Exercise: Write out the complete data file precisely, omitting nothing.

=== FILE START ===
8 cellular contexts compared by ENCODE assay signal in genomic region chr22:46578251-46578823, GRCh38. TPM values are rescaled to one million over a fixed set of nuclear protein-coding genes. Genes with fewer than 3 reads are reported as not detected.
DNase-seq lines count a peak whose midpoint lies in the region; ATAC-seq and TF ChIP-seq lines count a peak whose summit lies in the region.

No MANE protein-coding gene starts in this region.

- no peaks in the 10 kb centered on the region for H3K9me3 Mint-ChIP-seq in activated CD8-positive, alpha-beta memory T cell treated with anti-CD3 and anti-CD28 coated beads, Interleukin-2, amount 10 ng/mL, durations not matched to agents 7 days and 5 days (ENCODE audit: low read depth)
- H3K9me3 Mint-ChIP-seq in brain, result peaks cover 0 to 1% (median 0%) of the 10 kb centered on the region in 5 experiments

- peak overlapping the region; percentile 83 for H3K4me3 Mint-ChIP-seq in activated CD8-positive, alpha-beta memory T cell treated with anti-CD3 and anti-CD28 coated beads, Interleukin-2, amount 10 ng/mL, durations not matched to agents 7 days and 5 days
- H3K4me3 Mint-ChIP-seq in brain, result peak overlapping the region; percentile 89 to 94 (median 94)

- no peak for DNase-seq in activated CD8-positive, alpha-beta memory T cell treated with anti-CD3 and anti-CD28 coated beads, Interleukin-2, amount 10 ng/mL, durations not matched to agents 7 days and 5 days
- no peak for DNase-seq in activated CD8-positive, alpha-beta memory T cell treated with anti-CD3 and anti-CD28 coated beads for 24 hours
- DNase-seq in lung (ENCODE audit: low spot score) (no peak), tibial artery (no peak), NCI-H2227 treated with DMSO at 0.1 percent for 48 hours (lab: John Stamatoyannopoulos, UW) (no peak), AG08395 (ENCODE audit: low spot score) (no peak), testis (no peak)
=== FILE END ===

8 cellular contexts compared by ENCODE assay signal in genomic region chr22:46578251-46578823, GRCh38. TPM values are rescaled to one million over a fixed set of nuclear protein-coding genes. Genes with fewer than 3 reads are reported as not detected.
DNase-seq lines count a peak whose midpoint lies in the region; ATAC-seq and TF ChIP-seq lines count a peak whose summit lies in the region.

No MANE protein-coding gene starts in this region.

- no peaks in the 10 kb centered on the region for H3K9me3 Mint-ChIP-seq in activated CD8-positive, alpha-beta memory T cell treated with anti-CD3 and anti-CD28 coated beads, Interleukin-2, amount 10 ng/mL, durations not matched to agents 7 days and 5 days (ENCODE audit: low read depth)
- H3K9me3 Mint-ChIP-seq in brain, result peaks cover 0 to 1% (median 0%) of the 10 kb centered on the region in 5 experiments

- peak overlapping the region; percentile 83 for H3K4me3 Mint-ChIP-seq in activated CD8-positive, alpha-beta memory T cell treated with anti-CD3 and anti-CD28 coated beads, Interleukin-2, amount 10 ng/mL, durations not matched to agents 7 days and 5 days
- H3K4me3 Mint-ChIP-seq in brain, result peak overlapping the region; percentile 89 to 94 (median 94)

- no peak for DNase-seq in activated CD8-positive, alpha-beta memory T cell treated with anti-CD3 and anti-CD28 coated beads, Interleukin-2, amount 10 ng/mL, durations not matched to agents 7 days and 5 days
- no peak for DNase-seq in activated CD8-positive, alpha-beta memory T cell treated with anti-CD3 and anti-CD28 coated beads for 24 hours
- DNase-seq in lung (ENCODE audit: low spot score) (no peak), tibial artery (no peak), NCI-H2227 treated with DMSO at 0.1 percent for 48 hours (lab: John Stamatoyannopoulos, UW) (no peak), AG08395 (ENCODE audit: low spot score) (no peak), testis (no peak)